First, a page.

One day in the grassy mountains of Bali, a sip of coffee changed a man’s life.
Before working as the specialty coffee roaster at Deet's Place, Michael Goetz had worked in the Middle East as a chef. He already liked coffee before his travels, but he usually kept to the standard tin can coffee.
However, while traveling, he decided to try the coffee at his hotel, and it was like nothing he had ever had before. Immediately, Goetz asked a hotel worker if he could have some coffee to take home.
The worker handed him a fistful of green coffee beans.
“I didn’t know anything about it, and I said, ‘What are you supposed to do with this?’ and he says ‘Well, you’re a cook, you’ll figure it out,’” Goetz said.
With no intention of going back to commodity-grade coffee, Goetz conducted internet research to find out how to roast the green coffee beans given to him in Indonesia.
Once he developed a roasting process, he began to order green coffee beans online.
Flash forward to 2010, when Goetz began working at Virginia Tech as a chef in West End. While there, he overheard that Deet's Place, the dining hall coffee shop on campus, needed a coffee roaster.
Goetz wasted no time turning his favorite hobby into his new career.
“Mike has been a wonderful asset in this field,” said Leann Cook, the operations manager at Deet's Place. “His passion really shines through with the product.”
Coffee roasting requires intense focus, and Goetz must monitor the product every 15 seconds as it roasts, looking for cracks and other tiny details. His passion for quality coffee motivates him to pay attention.
“Good coffee, it has real body, it has body and a lot of depth and character and different notes that you can pick out,” Goetz said.
Most coffee fanatics are familiar with how the nuances of coffee tasting overlap with wine tasting.
For example, wines feature hints of oak, pear and other flavors much like coffee naturally sports hints of chocolate, caramel or fruit. Part of the flavor has to do with where the beans were grown, but Goetz can accentuate different flavors through the roasting process.
While Deet's Place serves more than a thousand people each day, some students do not visit the coffee shop as often as they would like because of its location.
“It tastes good, and it’s a better flavor for the price, it’s just far,” said Madison Irving, a junior financial planning major.
For Matt Grimes, the assistant director of Living-Learning Programs, on the other hand, the locality of Deet's Place is part of its attraction, he said.
Grimes regularly hosts office hours in the coffee shop’s spacious booths. While Deet's Place is geographically close to where he works, the shop's pro-organic, pro-local outlook is also close to his heart.
“I have a practice of supporting local businesses, and... I consider this the local coffee shop,” Grimes said. “I’d rather drink coffee here than go to Panera as a chain, and honestly I’d rather drink it here than at ABP or Dunkin Donuts.”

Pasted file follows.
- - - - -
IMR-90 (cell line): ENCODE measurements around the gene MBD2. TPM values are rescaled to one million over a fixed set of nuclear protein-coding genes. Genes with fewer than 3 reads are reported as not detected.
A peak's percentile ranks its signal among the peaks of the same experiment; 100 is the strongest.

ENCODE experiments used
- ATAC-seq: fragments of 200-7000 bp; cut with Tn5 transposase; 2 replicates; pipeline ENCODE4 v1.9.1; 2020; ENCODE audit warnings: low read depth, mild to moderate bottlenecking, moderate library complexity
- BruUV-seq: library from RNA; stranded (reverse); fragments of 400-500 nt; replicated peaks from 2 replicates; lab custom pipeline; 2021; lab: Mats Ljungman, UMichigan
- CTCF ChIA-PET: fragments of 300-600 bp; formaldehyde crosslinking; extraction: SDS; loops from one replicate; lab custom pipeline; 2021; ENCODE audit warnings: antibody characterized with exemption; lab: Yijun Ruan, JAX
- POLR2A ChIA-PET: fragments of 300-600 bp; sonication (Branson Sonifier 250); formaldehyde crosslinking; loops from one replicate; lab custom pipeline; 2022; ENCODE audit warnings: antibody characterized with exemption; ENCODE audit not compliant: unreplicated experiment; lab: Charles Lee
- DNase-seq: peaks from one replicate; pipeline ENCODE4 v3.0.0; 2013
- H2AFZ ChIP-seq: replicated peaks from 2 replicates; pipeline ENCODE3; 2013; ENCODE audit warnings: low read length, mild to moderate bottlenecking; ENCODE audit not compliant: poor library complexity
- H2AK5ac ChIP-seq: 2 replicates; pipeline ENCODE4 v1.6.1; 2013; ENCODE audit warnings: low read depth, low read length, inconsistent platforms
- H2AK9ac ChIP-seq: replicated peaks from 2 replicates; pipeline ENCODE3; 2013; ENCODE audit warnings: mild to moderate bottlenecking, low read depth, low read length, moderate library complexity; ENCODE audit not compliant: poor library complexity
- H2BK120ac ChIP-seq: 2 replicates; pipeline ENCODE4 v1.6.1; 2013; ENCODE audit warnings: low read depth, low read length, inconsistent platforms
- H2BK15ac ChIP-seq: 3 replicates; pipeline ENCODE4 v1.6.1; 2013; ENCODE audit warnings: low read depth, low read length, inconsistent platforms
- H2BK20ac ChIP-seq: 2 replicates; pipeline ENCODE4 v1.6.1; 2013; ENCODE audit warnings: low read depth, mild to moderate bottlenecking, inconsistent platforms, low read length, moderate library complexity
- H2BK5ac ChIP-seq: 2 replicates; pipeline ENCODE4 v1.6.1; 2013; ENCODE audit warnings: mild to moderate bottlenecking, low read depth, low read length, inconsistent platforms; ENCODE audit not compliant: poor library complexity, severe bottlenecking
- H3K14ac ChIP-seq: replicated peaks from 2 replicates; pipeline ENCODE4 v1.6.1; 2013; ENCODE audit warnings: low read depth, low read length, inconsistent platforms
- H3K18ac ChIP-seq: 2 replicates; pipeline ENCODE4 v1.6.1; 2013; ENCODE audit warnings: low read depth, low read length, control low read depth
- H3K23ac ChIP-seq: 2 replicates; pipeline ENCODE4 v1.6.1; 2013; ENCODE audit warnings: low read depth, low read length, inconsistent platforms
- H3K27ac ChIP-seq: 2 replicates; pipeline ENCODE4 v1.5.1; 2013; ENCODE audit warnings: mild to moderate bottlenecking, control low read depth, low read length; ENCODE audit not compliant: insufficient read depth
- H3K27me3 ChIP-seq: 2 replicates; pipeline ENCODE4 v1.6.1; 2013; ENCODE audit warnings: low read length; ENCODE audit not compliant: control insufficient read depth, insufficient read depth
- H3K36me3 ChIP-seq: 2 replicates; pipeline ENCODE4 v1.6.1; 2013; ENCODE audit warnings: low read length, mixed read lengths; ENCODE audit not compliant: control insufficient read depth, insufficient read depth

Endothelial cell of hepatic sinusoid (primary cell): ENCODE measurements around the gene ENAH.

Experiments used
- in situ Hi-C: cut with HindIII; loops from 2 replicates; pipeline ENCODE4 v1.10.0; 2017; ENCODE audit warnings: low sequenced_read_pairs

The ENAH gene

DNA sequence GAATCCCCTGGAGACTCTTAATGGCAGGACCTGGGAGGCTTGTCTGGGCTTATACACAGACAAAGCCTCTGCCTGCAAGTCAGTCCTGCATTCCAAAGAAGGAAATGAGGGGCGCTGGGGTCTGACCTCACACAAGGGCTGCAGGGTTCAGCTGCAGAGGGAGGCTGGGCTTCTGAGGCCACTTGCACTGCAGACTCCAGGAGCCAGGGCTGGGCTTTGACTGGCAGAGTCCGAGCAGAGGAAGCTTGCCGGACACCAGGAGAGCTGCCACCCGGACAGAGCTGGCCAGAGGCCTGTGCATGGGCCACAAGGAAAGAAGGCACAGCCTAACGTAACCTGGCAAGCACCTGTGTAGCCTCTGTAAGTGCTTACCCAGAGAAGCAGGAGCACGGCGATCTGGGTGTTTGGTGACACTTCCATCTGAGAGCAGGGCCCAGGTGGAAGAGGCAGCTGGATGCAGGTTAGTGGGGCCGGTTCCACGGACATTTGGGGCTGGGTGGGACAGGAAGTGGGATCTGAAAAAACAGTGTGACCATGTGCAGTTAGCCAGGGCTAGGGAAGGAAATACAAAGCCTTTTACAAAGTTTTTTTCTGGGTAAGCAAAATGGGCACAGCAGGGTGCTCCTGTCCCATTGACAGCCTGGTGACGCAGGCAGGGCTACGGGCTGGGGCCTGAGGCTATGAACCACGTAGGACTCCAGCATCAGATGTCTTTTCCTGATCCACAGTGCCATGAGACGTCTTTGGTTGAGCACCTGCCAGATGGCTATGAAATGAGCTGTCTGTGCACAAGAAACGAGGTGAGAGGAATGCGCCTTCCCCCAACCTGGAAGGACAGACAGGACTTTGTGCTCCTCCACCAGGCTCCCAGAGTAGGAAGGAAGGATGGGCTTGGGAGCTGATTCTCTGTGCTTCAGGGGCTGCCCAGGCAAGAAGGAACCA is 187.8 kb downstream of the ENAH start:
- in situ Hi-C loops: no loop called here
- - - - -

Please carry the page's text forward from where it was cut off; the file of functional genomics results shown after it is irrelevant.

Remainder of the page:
Goetz also asserts that while Dining Services is anything but a small operation, Deet's Place houses the personality of a small, local company, which gives him room to experiment and treat his customers and coworkers to different flavors and baked goods.
“He is always surprising us with specialties,” Cook said. “(When he roasted) the Mexican coffee bean, he ended up fixing us little breads to go along with it, and that’s just something he does. He is a very kind man.”
Goetz not only works behind the scenes of each cup, but shares the process with students through Coffee College 101, an informative series held yearly by Deet's Places. With the help of his coworkers, he teaches students about the rigorous process that coffee seeds undergo.
For example, at the last Coffee College, Goetz explained how growers in Indonesia keep the young coffee plants shaded from the radiating sun and water them frequently. They hand pick the coffee “cherries,” which is the term for the coffee fruit harvested. The baskets full of cherries, which they carry on their heads, weigh an average of 32 pounds.
Next, the cherries are processed by hand and delivered by boat to other countries. They are carefully isolated, because beans absorb other flavors like a sponge. Goetz said he loves to travel and witness the process firsthand.
“In America, we are kind of sequestered from things like where our food comes from. In other places, it is right there in front of you,” Goetz said. “When I drink some kind of coffee, I always think about the exotic location where it came from and the people that work on it.”
Goetz said he hopes to eventually partner with families in regions all around the world to ensure that Deet's Place enjoys only top-notch quality coffee. Until then, his biggest goal is to attract all java lovers and make Deet's Place a sanctuary for those who share his passion for coffee.
"If I could go back to Bali today, I would go back and find the kid that sold me the coffee and tell him to take me to the farm and see if I could start something up with them," Goetz said.